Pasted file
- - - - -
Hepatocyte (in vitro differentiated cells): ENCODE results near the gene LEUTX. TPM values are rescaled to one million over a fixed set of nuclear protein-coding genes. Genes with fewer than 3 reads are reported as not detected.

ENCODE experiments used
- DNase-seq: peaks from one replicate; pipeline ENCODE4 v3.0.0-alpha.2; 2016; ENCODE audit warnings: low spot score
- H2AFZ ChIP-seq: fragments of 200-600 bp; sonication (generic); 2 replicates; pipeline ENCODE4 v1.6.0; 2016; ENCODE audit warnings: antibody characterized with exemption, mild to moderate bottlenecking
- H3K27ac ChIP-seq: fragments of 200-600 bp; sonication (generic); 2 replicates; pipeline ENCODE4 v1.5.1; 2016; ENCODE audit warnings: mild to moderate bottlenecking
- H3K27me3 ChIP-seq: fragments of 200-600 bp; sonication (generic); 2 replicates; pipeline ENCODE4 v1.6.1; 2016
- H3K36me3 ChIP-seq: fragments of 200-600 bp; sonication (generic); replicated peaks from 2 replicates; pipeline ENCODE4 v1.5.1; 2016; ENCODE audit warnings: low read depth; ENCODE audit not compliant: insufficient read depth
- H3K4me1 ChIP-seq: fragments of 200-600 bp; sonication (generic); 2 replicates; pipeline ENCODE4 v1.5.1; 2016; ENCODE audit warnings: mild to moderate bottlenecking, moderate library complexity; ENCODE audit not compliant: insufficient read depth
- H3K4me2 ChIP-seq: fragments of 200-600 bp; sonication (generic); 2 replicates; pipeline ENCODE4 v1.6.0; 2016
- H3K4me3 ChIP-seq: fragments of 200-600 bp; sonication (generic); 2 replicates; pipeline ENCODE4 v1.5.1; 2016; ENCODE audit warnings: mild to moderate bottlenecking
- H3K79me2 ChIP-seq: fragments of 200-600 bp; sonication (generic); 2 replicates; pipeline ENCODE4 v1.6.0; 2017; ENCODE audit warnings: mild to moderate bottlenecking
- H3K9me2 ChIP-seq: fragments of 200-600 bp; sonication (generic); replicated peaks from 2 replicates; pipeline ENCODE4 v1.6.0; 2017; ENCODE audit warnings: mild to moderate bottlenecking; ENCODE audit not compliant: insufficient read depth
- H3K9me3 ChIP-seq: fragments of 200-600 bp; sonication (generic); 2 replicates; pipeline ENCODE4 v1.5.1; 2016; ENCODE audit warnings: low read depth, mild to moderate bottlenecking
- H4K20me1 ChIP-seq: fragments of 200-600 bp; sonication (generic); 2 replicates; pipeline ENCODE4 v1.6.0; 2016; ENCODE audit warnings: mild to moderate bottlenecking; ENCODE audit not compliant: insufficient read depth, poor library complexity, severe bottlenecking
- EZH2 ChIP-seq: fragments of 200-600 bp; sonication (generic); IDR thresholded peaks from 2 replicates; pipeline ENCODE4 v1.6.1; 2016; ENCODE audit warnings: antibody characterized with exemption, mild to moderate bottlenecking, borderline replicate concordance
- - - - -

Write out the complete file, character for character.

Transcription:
Hepatocyte (in vitro differentiated cells): ENCODE results near the gene LEUTX. TPM values are rescaled to one million over a fixed set of nuclear protein-coding genes. Genes with fewer than 3 reads are reported as not detected.

ENCODE experiments used
- DNase-seq: peaks from one replicate; pipeline ENCODE4 v3.0.0-alpha.2; 2016; ENCODE audit warnings: low spot score
- H2AFZ ChIP-seq: fragments of 200-600 bp; sonication (generic); 2 replicates; pipeline ENCODE4 v1.6.0; 2016; ENCODE audit warnings: antibody characterized with exemption, mild to moderate bottlenecking
- H3K27ac ChIP-seq: fragments of 200-600 bp; sonication (generic); 2 replicates; pipeline ENCODE4 v1.5.1; 2016; ENCODE audit warnings: mild to moderate bottlenecking
- H3K27me3 ChIP-seq: fragments of 200-600 bp; sonication (generic); 2 replicates; pipeline ENCODE4 v1.6.1; 2016
- H3K36me3 ChIP-seq: fragments of 200-600 bp; sonication (generic); replicated peaks from 2 replicates; pipeline ENCODE4 v1.5.1; 2016; ENCODE audit warnings: low read depth; ENCODE audit not compliant: insufficient read depth
- H3K4me1 ChIP-seq: fragments of 200-600 bp; sonication (generic); 2 replicates; pipeline ENCODE4 v1.5.1; 2016; ENCODE audit warnings: mild to moderate bottlenecking, moderate library complexity; ENCODE audit not compliant: insufficient read depth
- H3K4me2 ChIP-seq: fragments of 200-600 bp; sonication (generic); 2 replicates; pipeline ENCODE4 v1.6.0; 2016
- H3K4me3 ChIP-seq: fragments of 200-600 bp; sonication (generic); 2 replicates; pipeline ENCODE4 v1.5.1; 2016; ENCODE audit warnings: mild to moderate bottlenecking
- H3K79me2 ChIP-seq: fragments of 200-600 bp; sonication (generic); 2 replicates; pipeline ENCODE4 v1.6.0; 2017; ENCODE audit warnings: mild to moderate bottlenecking
- H3K9me2 ChIP-seq: fragments of 200-600 bp; sonication (generic); replicated peaks from 2 replicates; pipeline ENCODE4 v1.6.0; 2017; ENCODE audit warnings: mild to moderate bottlenecking; ENCODE audit not compliant: insufficient read depth
- H3K9me3 ChIP-seq: fragments of 200-600 bp; sonication (generic); 2 replicates; pipeline ENCODE4 v1.5.1; 2016; ENCODE audit warnings: low read depth, mild to moderate bottlenecking
- H4K20me1 ChIP-seq: fragments of 200-600 bp; sonication (generic); 2 replicates; pipeline ENCODE4 v1.6.0; 2016; ENCODE audit warnings: mild to moderate bottlenecking; ENCODE audit not compliant: insufficient read depth, poor library complexity, severe bottlenecking
- EZH2 ChIP-seq: fragments of 200-600 bp; sonication (generic); IDR thresholded peaks from 2 replicates; pipeline ENCODE4 v1.6.1; 2016; ENCODE audit warnings: antibody characterized with exemption, mild to moderate bottlenecking, borderline replicate concordance